Authentic jersey

Screening, Q&A for the seminal “Losing Ground” by Jersey City native Kathleen Collins, March 16 at White Eagle Hall

Jin Jung and Duquann Sweeney created “Were Here JC” to honor the unsung history of former Jersey City residents. They do this by putting up signs at places where historical events have happened to people that residents and passers-by in attendance might otherwise never know. They match this sign to a place on an online map with more information on the subject.

Kathleen Collins, one of the nation’s foremost African-American filmmakers, was a Jersey City native raised on Pacific Avenue. Hosted by the Jersey City Theater Center, Were HereJC presents a screening of Collins’ feature debut “Losing Ground” in Jersey City on Wednesday, March 16 at 7:30 p.m. at White Eagle Hall, 337 Newark Ave.

“Losing Ground” was Collins’ second film and feature debut, one of the first directed by an African-American woman, and stars actor/director Seret Scott as Sara, Bill Gunn (“Ganja and Hess”) as Victor and Duane Jones (“Night of the Living Dead”) as Duke.

Sara is a philosophy professor married to a cheating artist husband who is forced to see her in a new light, as she embarks on a journey in search of “ecstasy” in multi-faceted forms.

Collins’ directorial debut, “The Cruz Brothers and Miss Malloy”, a 50-minute short, centered on three Puerto Rican brothers who flee to upstate New York after the sudden death of their father – who continues to watch over them as they renovate the home of the eponymous Miss Malloy. Both films were co-produced and directed by Ronald Gray.

Born March 18, 1942, Collins died tragically at age 46 of breast cancer in 1988. Her upbringing in Jersey City on Pacific Avenue was mentioned in the Jersey Journal for her personal achievements and civil rights activism. Collins went to Skidmore College and, after studying in France where she cemented her love of filmmaking, headed to New York. But Jersey City “was her home and she was proud of it,” said Nina Lorez Collins, her mother’s daughter and executor.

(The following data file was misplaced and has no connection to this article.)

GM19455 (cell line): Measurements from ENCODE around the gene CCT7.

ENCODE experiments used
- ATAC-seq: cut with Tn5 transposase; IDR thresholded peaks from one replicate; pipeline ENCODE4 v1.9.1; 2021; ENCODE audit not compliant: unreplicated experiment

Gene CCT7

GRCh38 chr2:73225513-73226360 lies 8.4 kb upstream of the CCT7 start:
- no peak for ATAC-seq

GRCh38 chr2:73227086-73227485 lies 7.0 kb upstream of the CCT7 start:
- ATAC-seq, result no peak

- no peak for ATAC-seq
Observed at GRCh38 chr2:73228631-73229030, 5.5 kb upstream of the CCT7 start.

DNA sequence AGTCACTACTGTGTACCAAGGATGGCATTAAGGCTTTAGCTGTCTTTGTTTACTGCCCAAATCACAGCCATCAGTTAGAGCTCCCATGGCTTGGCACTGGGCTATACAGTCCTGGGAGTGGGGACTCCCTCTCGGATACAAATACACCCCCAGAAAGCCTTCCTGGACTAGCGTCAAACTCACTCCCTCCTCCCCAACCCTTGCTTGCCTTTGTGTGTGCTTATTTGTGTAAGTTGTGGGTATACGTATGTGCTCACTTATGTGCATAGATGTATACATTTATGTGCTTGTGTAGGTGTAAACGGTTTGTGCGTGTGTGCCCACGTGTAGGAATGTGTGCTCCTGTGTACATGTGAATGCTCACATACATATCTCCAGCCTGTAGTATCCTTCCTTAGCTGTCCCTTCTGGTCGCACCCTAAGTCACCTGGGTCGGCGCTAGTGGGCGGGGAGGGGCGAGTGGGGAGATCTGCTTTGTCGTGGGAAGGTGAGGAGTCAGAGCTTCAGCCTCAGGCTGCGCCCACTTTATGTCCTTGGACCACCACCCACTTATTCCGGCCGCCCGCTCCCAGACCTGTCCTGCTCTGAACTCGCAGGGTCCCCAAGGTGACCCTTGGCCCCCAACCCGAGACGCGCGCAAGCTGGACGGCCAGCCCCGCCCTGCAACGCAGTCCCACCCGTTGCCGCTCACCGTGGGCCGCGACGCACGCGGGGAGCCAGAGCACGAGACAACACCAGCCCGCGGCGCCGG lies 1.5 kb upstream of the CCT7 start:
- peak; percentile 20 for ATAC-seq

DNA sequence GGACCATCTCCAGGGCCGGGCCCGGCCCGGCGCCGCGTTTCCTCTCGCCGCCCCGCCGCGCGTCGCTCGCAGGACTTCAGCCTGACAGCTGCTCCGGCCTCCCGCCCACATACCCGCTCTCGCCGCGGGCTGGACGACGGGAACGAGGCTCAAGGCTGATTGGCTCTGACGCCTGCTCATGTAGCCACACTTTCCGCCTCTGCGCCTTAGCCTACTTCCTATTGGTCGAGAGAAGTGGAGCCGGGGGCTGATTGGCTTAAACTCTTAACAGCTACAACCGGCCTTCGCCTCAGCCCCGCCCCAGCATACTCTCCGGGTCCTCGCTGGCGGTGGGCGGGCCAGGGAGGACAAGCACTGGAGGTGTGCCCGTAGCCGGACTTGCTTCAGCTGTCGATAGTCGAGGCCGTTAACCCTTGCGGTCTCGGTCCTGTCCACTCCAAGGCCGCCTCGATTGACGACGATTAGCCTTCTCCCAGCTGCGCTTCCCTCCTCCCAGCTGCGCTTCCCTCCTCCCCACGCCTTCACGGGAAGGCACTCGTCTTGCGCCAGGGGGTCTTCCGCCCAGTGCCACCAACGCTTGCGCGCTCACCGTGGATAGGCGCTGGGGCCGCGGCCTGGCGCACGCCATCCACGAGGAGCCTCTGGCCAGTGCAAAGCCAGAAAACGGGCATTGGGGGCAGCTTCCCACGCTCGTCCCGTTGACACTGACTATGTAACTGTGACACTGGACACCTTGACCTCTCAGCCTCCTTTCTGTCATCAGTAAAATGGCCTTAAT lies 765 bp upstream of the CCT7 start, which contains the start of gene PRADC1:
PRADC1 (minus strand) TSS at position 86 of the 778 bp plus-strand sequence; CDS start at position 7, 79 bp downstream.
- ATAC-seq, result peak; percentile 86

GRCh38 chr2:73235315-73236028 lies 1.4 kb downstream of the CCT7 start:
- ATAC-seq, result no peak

It was Nina who took the negatives of “Losing Ground,” a film limited to festival screenings during Collins’ lifetime, and oversaw a digital restoration by Milestone Films.

In their press release for “Losing Ground”, Milestone Films noted: “Because she was not interested in portraying minorities as victims or thugs, the press and the film industry ignored Collins’ work. The first substantial coverage Collins received in The New York Times was his obituary, and he also quotes Collins musing on the influence that cinema, with its predominantly white central characters, had on how black people saw themselves.

In an interview earlier this week, Jung expressed how Collins, the daughter of another Jersey City figure with a long shadow, fascinated her. “(Collins’ father) Frank Conwell is supposed to be the first African-American manager in Jersey City,” Jung said. “That’s why PS #3 is named after him…so he was like a pretty prominent person in Jersey City….I think they were (relatively) well off here. It’s really hard for me to imagine Pacific Avenue ( so) where she grew up. Did you know that back then, across the street from where she lived at the time, there was the Frederick Douglass Film Company? And what a coincidence (is that) As a filmmaker, did she even know that?